Maria Miller was entirely right to say, in her resignation letter, that she had become a distraction. She was draining attention away from everything the Government was trying to do. ConHome’s poll, published last night, confirmed the overwhelming desire on the part of Conservatives that she should go. She had become, not quite justly, a focus for the public’s indignation against a political class which is seen as venal and self-interested.
And Miller had failed to master the art of placating critics by delivering a long and apparently heartfelt apology. Her 32-second statement added insult to injury, by being far too brief, and also insufficiently emotional. In this respect, she is an extremely inept politician, unable to adapt to the needs of the moment. This ineptitude made it harder for her defenders, among whom I number myself, to hope that she would survive. She was swept away on an avalanche of public condemnation which she was not nimble-footed enough to avoid.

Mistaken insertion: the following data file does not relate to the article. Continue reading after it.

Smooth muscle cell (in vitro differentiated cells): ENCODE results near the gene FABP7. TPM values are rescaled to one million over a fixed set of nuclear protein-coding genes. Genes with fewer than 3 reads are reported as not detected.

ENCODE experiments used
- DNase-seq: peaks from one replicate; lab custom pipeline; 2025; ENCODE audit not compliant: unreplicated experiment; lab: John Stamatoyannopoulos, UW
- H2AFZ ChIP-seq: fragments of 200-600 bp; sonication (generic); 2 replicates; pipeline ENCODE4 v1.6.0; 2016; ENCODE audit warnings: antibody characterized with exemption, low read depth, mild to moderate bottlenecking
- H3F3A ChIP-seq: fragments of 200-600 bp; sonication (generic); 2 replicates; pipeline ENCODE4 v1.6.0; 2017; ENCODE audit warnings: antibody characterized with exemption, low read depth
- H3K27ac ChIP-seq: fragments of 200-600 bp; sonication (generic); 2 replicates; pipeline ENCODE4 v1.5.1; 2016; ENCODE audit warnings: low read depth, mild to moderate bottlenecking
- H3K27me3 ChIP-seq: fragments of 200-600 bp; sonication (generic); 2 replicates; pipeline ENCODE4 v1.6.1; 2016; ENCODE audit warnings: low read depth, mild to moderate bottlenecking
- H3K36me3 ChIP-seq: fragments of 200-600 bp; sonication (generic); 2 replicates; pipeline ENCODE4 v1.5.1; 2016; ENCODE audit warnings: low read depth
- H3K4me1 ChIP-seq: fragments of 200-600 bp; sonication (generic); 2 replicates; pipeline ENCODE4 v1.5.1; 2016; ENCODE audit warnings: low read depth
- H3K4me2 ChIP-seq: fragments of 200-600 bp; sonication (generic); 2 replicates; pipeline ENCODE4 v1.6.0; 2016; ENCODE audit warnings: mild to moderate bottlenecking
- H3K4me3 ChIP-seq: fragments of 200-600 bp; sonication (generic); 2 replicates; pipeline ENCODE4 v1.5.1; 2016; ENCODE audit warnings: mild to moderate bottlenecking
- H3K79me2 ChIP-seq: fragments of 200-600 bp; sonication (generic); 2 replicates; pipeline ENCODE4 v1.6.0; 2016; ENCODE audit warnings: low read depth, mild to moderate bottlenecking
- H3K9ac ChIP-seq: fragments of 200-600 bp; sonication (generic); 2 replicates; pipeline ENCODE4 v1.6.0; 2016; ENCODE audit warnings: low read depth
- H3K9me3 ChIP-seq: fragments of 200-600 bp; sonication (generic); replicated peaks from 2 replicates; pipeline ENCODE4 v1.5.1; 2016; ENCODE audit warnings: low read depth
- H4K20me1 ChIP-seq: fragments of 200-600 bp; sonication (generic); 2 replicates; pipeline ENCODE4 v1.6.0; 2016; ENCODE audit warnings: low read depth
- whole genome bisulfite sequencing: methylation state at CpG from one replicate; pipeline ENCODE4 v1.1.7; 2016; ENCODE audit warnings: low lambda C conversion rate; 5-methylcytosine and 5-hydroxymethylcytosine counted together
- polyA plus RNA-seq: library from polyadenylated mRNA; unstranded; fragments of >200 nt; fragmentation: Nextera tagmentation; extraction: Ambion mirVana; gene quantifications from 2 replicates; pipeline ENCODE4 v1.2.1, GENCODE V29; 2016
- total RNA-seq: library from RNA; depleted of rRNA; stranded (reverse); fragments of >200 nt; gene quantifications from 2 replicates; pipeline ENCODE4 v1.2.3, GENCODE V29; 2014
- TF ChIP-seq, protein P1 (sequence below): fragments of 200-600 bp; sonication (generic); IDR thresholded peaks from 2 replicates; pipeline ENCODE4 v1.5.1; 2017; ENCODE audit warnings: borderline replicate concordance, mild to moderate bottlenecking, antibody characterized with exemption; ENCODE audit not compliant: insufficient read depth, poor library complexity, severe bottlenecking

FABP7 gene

The general feeling this morning will be that she has done the right thing, but has done it too late. Here too, Miller was not very quick to recognise that her departure had become inevitable. Nor was Downing Street very quick to concede this point. This dogged refusal to admit defeat inflamed the very hostility it was supposed to vanquish. But Miller’s vain resistance has at least demonstrated that David Cameron is disinclined to abandon a loyal minister until that course has become unavoidable.